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    ABSTRACT: Women and girls with disabilities face obstacles to community participation and social acceptance. Consequently, as adolescent women with disabilities mature into adulthood, they may have difficulty feeling that they belong both in the general community and in the community of all women. The positive impact of peer support groups for young women with disabilities on their sense of belonging has been underinvestigated. We conducted in-depth, semistructured interviews with 9 members of a well-established empowerment support group for young women with disabilities to explore how the group might foster a sense of belonging to the general community as well as a sense of shared womanhood. Results revealed that self-confidence and disability pride stemming from participation in the group were essential in helping the women counteract exclusionary messages from the outside world. The group provided an opportunity to develop a positive disability identity and to gain new information regarding the ability and right to identify as women. Reciprocal bonds with other group members helped cultivate feelings of belonging. In turn, the women communicated their empowered identities and the disability rights information they learned in the group to their friends, family, and community members. The group offered the women various platforms to assert their right to belong and, therefore, to participate in the world as women and as independent members of their broader communities. These results show how peer support groups for young women with disabilities can positively influence their sense of belonging both within the group and in the world outside the group. (PsycINFO Database Record (c) 2014 APA, all rights reserved).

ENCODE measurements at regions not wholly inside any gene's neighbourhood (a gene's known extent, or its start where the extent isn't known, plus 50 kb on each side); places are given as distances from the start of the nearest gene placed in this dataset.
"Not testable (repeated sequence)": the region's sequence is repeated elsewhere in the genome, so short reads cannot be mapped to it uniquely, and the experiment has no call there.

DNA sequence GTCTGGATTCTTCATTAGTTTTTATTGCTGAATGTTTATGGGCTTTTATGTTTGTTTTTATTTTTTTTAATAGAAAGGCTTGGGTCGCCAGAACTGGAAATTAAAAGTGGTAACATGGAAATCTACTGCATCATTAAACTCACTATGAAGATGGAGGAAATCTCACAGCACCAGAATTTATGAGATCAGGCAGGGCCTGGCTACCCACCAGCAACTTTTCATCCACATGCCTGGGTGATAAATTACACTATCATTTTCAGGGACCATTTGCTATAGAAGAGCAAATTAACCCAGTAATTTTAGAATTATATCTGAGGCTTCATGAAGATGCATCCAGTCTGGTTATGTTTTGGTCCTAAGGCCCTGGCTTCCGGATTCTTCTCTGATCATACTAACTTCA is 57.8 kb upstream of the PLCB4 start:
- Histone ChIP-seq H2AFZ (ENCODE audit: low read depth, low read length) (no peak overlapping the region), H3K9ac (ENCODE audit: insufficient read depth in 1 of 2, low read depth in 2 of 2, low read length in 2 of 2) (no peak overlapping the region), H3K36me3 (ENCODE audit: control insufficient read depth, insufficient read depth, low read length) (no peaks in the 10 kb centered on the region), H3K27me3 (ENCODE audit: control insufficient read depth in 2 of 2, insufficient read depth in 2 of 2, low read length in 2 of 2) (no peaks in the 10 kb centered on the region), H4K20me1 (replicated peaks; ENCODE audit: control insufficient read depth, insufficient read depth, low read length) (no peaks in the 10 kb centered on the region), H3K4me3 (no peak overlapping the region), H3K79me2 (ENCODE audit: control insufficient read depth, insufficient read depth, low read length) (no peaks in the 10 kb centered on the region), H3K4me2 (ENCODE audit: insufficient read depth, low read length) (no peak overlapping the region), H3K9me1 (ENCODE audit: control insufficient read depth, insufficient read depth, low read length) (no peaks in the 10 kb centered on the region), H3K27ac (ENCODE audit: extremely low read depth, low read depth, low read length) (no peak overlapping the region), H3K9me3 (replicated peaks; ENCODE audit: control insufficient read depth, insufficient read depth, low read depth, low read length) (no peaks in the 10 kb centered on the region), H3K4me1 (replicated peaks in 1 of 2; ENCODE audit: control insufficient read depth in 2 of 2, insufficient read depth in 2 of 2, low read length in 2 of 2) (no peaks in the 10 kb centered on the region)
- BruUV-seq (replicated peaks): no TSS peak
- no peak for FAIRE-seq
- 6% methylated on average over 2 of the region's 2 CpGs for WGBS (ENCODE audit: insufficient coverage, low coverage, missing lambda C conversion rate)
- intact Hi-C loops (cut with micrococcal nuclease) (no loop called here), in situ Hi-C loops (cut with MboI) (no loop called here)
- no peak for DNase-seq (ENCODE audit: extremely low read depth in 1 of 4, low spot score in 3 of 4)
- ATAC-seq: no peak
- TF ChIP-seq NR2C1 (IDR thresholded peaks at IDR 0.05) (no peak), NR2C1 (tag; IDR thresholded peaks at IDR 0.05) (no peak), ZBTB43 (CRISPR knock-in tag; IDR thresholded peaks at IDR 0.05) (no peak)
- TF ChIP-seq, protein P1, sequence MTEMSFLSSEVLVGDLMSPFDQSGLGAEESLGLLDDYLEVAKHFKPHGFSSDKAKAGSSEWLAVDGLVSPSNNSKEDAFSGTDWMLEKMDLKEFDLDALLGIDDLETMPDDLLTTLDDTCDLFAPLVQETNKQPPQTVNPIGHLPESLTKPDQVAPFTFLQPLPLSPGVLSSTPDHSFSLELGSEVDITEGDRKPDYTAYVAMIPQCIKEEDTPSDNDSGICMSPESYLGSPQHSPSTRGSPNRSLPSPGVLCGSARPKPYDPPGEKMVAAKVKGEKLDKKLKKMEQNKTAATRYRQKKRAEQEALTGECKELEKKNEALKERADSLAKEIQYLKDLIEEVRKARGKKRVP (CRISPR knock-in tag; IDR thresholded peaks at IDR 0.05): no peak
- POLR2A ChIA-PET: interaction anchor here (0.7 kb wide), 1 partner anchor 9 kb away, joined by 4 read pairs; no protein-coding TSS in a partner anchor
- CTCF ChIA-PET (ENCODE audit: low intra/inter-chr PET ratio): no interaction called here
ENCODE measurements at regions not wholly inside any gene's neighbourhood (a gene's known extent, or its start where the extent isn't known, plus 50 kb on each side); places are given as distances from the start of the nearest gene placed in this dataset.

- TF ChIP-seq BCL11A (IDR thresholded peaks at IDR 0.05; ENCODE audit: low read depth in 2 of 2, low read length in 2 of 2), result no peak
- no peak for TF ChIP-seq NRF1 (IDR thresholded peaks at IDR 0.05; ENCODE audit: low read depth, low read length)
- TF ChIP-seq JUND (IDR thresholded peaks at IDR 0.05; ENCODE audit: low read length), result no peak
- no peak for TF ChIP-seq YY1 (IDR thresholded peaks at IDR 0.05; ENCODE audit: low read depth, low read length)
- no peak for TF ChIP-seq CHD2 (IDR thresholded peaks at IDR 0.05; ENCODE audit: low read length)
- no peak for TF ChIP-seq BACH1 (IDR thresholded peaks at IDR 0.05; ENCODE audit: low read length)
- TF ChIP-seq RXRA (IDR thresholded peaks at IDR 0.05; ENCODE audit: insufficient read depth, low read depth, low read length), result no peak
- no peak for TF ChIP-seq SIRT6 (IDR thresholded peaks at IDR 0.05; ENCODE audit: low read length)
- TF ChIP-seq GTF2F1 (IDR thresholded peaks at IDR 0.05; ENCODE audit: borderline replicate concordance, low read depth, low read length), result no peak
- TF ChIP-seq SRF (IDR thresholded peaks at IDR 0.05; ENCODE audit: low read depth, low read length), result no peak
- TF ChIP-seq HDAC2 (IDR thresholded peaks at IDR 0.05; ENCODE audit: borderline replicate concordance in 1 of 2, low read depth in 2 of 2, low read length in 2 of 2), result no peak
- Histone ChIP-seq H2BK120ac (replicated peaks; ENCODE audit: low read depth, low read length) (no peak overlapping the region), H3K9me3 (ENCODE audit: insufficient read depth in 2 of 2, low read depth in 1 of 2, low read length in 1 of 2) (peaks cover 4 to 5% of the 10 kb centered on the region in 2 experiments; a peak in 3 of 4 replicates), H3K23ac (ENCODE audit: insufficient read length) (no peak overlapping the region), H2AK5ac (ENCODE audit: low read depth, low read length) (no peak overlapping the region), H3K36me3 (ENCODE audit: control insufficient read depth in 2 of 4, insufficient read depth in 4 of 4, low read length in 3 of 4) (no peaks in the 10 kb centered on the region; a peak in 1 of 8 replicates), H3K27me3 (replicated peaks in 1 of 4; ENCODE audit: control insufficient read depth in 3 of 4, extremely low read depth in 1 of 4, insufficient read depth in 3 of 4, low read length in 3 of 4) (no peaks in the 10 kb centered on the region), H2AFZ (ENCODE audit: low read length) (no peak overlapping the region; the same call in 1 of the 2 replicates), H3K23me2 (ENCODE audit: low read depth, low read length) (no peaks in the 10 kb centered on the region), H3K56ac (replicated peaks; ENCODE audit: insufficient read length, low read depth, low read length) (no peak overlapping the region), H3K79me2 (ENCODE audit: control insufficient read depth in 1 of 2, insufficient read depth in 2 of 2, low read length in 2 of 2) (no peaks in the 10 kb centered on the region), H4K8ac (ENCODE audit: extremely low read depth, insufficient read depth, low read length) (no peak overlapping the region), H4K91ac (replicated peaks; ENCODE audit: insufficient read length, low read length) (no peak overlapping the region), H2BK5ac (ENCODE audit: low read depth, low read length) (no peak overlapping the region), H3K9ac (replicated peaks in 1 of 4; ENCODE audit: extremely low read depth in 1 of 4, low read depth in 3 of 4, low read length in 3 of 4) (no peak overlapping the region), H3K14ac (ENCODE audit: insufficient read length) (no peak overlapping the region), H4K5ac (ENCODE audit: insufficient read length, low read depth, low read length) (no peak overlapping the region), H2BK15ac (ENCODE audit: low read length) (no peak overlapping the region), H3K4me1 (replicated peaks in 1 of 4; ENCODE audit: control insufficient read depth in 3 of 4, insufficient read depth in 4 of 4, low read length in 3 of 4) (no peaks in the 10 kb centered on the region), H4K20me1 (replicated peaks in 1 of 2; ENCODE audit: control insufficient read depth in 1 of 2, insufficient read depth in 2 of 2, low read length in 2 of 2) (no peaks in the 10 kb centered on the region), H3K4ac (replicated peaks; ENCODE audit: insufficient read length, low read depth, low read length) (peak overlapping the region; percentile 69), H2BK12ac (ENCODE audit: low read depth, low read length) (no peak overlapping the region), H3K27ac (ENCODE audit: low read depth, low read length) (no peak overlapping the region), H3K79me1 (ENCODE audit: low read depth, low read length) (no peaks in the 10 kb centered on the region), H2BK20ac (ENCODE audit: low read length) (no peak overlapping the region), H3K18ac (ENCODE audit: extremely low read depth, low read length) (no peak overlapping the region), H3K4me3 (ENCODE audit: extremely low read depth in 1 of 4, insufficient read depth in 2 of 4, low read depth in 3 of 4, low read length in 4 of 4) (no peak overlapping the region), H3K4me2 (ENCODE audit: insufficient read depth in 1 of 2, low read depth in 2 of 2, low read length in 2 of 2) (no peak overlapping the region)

Journal of Counseling Psychology 03/2014; 61(2). DOI:10.1037/a0035462